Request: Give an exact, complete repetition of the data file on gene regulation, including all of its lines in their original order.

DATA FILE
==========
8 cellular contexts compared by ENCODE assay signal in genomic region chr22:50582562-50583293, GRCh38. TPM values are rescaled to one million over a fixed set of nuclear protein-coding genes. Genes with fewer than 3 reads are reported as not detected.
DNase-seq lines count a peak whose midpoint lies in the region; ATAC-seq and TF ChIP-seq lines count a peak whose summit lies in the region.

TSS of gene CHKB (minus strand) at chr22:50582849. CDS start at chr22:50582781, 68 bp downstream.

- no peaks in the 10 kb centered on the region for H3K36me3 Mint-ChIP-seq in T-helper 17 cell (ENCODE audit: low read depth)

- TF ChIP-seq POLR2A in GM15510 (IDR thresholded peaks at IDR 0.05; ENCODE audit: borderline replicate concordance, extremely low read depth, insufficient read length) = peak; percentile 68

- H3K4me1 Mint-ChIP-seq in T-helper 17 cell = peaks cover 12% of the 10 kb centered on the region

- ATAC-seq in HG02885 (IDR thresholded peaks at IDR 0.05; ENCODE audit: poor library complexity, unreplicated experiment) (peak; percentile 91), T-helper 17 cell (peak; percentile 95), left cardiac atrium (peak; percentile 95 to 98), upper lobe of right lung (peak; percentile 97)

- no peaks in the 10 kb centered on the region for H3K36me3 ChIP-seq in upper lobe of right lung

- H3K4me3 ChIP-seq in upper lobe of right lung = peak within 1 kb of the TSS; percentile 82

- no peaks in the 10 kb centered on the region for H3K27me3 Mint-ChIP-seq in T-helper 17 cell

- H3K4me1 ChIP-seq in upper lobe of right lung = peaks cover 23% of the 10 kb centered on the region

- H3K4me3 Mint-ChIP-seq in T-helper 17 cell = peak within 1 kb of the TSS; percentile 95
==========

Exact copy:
8 cellular contexts compared by ENCODE assay signal in genomic region chr22:50582562-50583293, GRCh38. TPM values are rescaled to one million over a fixed set of nuclear protein-coding genes. Genes with fewer than 3 reads are reported as not detected.
DNase-seq lines count a peak whose midpoint lies in the region; ATAC-seq and TF ChIP-seq lines count a peak whose summit lies in the region.

TSS of gene CHKB (minus strand) at chr22:50582849. CDS start at chr22:50582781, 68 bp downstream.

- no peaks in the 10 kb centered on the region for H3K36me3 Mint-ChIP-seq in T-helper 17 cell (ENCODE audit: low read depth)

- TF ChIP-seq POLR2A in GM15510 (IDR thresholded peaks at IDR 0.05; ENCODE audit: borderline replicate concordance, extremely low read depth, insufficient read length) = peak; percentile 68

- H3K4me1 Mint-ChIP-seq in T-helper 17 cell = peaks cover 12% of the 10 kb centered on the region

- ATAC-seq in HG02885 (IDR thresholded peaks at IDR 0.05; ENCODE audit: poor library complexity, unreplicated experiment) (peak; percentile 91), T-helper 17 cell (peak; percentile 95), left cardiac atrium (peak; percentile 95 to 98), upper lobe of right lung (peak; percentile 97)

- no peaks in the 10 kb centered on the region for H3K36me3 ChIP-seq in upper lobe of right lung

- H3K4me3 ChIP-seq in upper lobe of right lung = peak within 1 kb of the TSS; percentile 82

- no peaks in the 10 kb centered on the region for H3K27me3 Mint-ChIP-seq in T-helper 17 cell

- H3K4me1 ChIP-seq in upper lobe of right lung = peaks cover 23% of the 10 kb centered on the region

- H3K4me3 Mint-ChIP-seq in T-helper 17 cell = peak within 1 kb of the TSS; percentile 95